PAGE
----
#WomeninSTEM · #WomeninTech · inspiration · women who reign

Women Who Reign: Mia Shackelford

“When I dare to be powerful, to use my strength in the service of my vision, then it becomes less and less important whether I am afraid.”  – Audre Lorde

Tell us about yourself along with a fun fact!
I’m Mia Shackelford, a data nerd and people person born and raised in San Francisco, CA.

I grew up in the Sunset District and am currently studying Mathematical Economics at Scripps College in Claremont, CA. In high school, I became deeply involved in city politics, first interning with a city supervisor and later chairing the San Francisco Youth Commission.

Participating in public policy-making was thrilling, but it also opened my eyes to the complexity of decision-making. When I entered college, I knew I wanted to help people in power make better decisions. For me that meant studying economics and math, but also political language, intersectional feminist theory, and philosophy.

In each of my three internships–project management at the Federal Reserve of San Francisco, campus recruiting at Square, and economic consulting at Edgeworth Economics–I’ve enjoyed working with both people and data to improve processes, communicate ideas, and solve problems.

Fun Fact: I was born on Valentine’s day!

What # would define your life journey?

Favorite website / app:
I looove all the publicly available data on the US Census Bureau and Bureau of Labor Statistics website! I’m also a huge Pandora fan.

Someone who inspires you and knowledge they have imparted:
I’m inspired by my grandma. She was smart and industrious, working as a bookkeeper for most of her life to help support her family. She passed down a legacy of love, care, and dance to my whole family. She was never afraid to speak her mind or make a bold fashion statement even into her 90s.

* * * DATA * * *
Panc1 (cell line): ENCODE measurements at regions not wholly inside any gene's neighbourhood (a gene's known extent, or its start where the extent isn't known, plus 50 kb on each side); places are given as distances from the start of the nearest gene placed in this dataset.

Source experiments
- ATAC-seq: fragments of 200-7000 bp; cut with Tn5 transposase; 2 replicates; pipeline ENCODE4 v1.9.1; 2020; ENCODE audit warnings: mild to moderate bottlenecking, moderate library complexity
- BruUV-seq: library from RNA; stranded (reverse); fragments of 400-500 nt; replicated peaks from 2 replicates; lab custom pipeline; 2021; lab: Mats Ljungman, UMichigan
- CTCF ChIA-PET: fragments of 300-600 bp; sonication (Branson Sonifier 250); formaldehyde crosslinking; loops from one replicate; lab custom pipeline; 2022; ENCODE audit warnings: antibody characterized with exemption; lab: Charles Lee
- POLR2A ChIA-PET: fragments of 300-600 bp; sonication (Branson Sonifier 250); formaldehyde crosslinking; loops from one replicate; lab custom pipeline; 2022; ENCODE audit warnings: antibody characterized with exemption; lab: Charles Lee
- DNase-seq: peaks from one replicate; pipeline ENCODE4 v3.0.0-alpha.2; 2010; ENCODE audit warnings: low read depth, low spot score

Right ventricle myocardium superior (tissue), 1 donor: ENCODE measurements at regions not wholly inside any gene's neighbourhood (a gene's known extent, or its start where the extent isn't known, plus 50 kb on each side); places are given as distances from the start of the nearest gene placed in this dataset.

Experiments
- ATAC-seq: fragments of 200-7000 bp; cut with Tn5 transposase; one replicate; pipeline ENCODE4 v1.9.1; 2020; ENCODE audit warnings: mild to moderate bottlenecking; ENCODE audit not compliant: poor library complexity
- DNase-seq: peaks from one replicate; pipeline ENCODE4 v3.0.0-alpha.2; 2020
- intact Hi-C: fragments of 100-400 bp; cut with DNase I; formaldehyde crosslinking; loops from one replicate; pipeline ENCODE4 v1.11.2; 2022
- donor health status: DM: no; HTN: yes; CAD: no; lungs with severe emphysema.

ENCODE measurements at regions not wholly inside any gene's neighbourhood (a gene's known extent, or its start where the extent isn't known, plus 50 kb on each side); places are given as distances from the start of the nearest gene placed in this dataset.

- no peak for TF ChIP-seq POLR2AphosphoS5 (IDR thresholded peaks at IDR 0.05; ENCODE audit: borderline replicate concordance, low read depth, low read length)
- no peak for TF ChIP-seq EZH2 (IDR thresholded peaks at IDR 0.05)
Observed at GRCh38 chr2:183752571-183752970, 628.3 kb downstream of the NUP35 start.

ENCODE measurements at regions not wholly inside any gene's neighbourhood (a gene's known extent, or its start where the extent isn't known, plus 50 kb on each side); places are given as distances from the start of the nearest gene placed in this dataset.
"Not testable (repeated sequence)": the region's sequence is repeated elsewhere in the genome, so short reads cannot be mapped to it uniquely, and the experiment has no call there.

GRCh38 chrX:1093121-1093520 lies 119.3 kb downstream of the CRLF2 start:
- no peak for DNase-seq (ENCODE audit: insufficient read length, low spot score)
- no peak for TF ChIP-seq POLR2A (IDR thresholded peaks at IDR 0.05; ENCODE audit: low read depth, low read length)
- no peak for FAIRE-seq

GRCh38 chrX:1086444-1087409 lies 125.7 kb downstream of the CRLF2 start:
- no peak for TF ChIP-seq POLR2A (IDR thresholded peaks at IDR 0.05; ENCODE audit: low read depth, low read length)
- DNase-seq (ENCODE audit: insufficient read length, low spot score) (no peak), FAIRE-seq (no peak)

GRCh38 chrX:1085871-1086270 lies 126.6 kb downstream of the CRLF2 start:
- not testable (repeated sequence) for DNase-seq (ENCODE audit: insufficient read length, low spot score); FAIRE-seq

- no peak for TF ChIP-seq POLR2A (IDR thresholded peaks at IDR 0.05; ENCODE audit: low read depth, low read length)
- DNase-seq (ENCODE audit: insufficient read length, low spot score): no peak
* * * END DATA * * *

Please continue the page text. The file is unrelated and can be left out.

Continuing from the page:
Song that makes you want to dance:
Anything Beyonce.

Challenge you’ve faced and how you overcame it:
I’ve struggled a lot with imposter syndrome. I was not a great math student in high school because I believed I just wasn’t a ” math person.” My senior year in high school I was just a few percentage points away from failing calculus. In college, I knew I had to take just 1 college math class for the Economics major, and so I decided to see if I could pass. I read up on growth mindset and study techniques, and ended up getting an A, so I resolved to keep taking math classes until I couldn’t pass them. I stumbled into the Mathematical Economics major, and 3 years later I’m still going strong. I’ve completed the major requirements and I’m still taking math because I love it! I even ended up taking an econometric theory class in Spain, and learned to write proofs in Spanish.

I still have moments of absolute panic when presented with a problem set or test, but I’ve learned to breathe through them and take the time I need to solve the questions or write a proof.

I’ve noticed that this same sensation comes up when I’m writing Python or R scripts–my first thought when I struggle is that I’m fooling myself and shouldn’t bother trying. But after so many years of math, my second thought is to keep going and look for help if I’m still struggling in an hour. This last summer, I ended up writing a web scraping program in Python to collect data needed for patent valuation. I had no experience with web scraping and hadn’t used Python in years, but I had a great time challenging myself and I’m excited to keep learning!

Ideal Job:
I would be happy in any position where my analysis and communication skills can help create positive change in the world. So many choices!

What knowledge would you impart to women in order for them to REIGN their lives?
You are capable of learning and doing almost anything with persistence and support. There is nothing wrong with asking for help–just the process of preparing a question sometimes reveals the answer!

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